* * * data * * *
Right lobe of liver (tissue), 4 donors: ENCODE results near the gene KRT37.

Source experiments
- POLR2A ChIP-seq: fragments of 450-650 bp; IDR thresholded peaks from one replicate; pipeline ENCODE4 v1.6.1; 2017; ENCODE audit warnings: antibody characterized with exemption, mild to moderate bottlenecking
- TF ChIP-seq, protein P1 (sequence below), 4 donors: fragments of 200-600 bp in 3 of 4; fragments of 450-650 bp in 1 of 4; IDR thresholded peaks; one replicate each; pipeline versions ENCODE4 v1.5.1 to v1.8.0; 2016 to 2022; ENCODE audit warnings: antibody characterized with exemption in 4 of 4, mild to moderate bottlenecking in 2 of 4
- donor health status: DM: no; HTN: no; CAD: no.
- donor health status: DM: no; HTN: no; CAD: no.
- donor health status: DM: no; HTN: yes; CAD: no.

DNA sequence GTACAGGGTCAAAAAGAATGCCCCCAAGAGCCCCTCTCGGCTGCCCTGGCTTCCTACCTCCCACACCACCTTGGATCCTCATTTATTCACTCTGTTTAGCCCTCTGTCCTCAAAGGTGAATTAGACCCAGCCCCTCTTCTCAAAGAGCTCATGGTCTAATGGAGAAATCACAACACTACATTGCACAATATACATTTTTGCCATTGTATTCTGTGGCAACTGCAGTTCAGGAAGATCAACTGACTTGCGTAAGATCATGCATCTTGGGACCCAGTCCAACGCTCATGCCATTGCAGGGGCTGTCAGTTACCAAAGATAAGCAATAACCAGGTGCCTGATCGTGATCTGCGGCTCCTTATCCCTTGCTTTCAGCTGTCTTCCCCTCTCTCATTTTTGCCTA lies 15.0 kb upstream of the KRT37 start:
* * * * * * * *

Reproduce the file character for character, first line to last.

Right lobe of liver (tissue), 4 donors: ENCODE results near the gene KRT37.

Source experiments
- POLR2A ChIP-seq: fragments of 450-650 bp; IDR thresholded peaks from one replicate; pipeline ENCODE4 v1.6.1; 2017; ENCODE audit warnings: antibody characterized with exemption, mild to moderate bottlenecking
- TF ChIP-seq, protein P1 (sequence below), 4 donors: fragments of 200-600 bp in 3 of 4; fragments of 450-650 bp in 1 of 4; IDR thresholded peaks; one replicate each; pipeline versions ENCODE4 v1.5.1 to v1.8.0; 2016 to 2022; ENCODE audit warnings: antibody characterized with exemption in 4 of 4, mild to moderate bottlenecking in 2 of 4
- donor health status: DM: no; HTN: no; CAD: no.
- donor health status: DM: no; HTN: no; CAD: no.
- donor health status: DM: no; HTN: yes; CAD: no.

DNA sequence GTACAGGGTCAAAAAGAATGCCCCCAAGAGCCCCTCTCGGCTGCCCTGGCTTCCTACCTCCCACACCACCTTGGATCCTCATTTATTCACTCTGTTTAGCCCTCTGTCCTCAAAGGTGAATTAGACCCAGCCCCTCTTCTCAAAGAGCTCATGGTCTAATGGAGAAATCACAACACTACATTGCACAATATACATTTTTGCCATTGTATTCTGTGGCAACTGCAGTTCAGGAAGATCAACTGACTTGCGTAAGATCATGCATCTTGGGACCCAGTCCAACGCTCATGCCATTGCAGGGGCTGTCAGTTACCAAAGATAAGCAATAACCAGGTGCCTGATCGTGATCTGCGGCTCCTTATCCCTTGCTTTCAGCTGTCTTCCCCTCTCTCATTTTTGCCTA lies 15.0 kb upstream of the KRT37 start: